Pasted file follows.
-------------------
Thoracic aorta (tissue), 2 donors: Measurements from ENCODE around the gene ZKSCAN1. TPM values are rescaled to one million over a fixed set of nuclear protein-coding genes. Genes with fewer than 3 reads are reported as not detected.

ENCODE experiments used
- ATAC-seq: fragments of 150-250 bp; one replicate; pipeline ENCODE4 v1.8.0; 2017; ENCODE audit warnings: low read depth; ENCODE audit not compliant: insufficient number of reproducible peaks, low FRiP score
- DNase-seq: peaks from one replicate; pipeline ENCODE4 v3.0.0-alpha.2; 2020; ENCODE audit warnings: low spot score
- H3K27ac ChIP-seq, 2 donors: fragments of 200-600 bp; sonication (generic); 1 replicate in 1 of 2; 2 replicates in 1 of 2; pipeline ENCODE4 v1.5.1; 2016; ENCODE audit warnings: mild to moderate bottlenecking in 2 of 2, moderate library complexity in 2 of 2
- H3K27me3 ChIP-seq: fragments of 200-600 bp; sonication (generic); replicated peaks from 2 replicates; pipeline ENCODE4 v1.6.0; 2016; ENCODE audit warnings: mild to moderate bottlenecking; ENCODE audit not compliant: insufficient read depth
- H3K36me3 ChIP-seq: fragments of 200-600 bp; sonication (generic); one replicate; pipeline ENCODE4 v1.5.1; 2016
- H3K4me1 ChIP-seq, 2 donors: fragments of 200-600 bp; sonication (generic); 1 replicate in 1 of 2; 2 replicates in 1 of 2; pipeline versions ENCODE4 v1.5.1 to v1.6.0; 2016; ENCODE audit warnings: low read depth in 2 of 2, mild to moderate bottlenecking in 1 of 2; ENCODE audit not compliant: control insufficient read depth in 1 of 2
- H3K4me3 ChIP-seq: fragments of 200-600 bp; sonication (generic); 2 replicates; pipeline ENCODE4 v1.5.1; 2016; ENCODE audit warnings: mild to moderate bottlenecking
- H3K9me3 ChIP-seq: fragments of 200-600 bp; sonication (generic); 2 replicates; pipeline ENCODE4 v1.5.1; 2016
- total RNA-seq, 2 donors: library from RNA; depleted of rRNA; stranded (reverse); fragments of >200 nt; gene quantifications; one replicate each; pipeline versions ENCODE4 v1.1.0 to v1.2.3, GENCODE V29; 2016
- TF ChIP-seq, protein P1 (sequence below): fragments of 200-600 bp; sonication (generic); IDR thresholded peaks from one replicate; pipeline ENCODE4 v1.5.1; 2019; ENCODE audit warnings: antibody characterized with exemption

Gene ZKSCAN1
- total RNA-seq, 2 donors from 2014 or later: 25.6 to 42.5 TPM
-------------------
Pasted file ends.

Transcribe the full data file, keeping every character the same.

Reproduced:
Thoracic aorta (tissue), 2 donors: Measurements from ENCODE around the gene ZKSCAN1. TPM values are rescaled to one million over a fixed set of nuclear protein-coding genes. Genes with fewer than 3 reads are reported as not detected.

ENCODE experiments used
- ATAC-seq: fragments of 150-250 bp; one replicate; pipeline ENCODE4 v1.8.0; 2017; ENCODE audit warnings: low read depth; ENCODE audit not compliant: insufficient number of reproducible peaks, low FRiP score
- DNase-seq: peaks from one replicate; pipeline ENCODE4 v3.0.0-alpha.2; 2020; ENCODE audit warnings: low spot score
- H3K27ac ChIP-seq, 2 donors: fragments of 200-600 bp; sonication (generic); 1 replicate in 1 of 2; 2 replicates in 1 of 2; pipeline ENCODE4 v1.5.1; 2016; ENCODE audit warnings: mild to moderate bottlenecking in 2 of 2, moderate library complexity in 2 of 2
- H3K27me3 ChIP-seq: fragments of 200-600 bp; sonication (generic); replicated peaks from 2 replicates; pipeline ENCODE4 v1.6.0; 2016; ENCODE audit warnings: mild to moderate bottlenecking; ENCODE audit not compliant: insufficient read depth
- H3K36me3 ChIP-seq: fragments of 200-600 bp; sonication (generic); one replicate; pipeline ENCODE4 v1.5.1; 2016
- H3K4me1 ChIP-seq, 2 donors: fragments of 200-600 bp; sonication (generic); 1 replicate in 1 of 2; 2 replicates in 1 of 2; pipeline versions ENCODE4 v1.5.1 to v1.6.0; 2016; ENCODE audit warnings: low read depth in 2 of 2, mild to moderate bottlenecking in 1 of 2; ENCODE audit not compliant: control insufficient read depth in 1 of 2
- H3K4me3 ChIP-seq: fragments of 200-600 bp; sonication (generic); 2 replicates; pipeline ENCODE4 v1.5.1; 2016; ENCODE audit warnings: mild to moderate bottlenecking
- H3K9me3 ChIP-seq: fragments of 200-600 bp; sonication (generic); 2 replicates; pipeline ENCODE4 v1.5.1; 2016
- total RNA-seq, 2 donors: library from RNA; depleted of rRNA; stranded (reverse); fragments of >200 nt; gene quantifications; one replicate each; pipeline versions ENCODE4 v1.1.0 to v1.2.3, GENCODE V29; 2016
- TF ChIP-seq, protein P1 (sequence below): fragments of 200-600 bp; sonication (generic); IDR thresholded peaks from one replicate; pipeline ENCODE4 v1.5.1; 2019; ENCODE audit warnings: antibody characterized with exemption

Gene ZKSCAN1
- total RNA-seq, 2 donors from 2014 or later: 25.6 to 42.5 TPM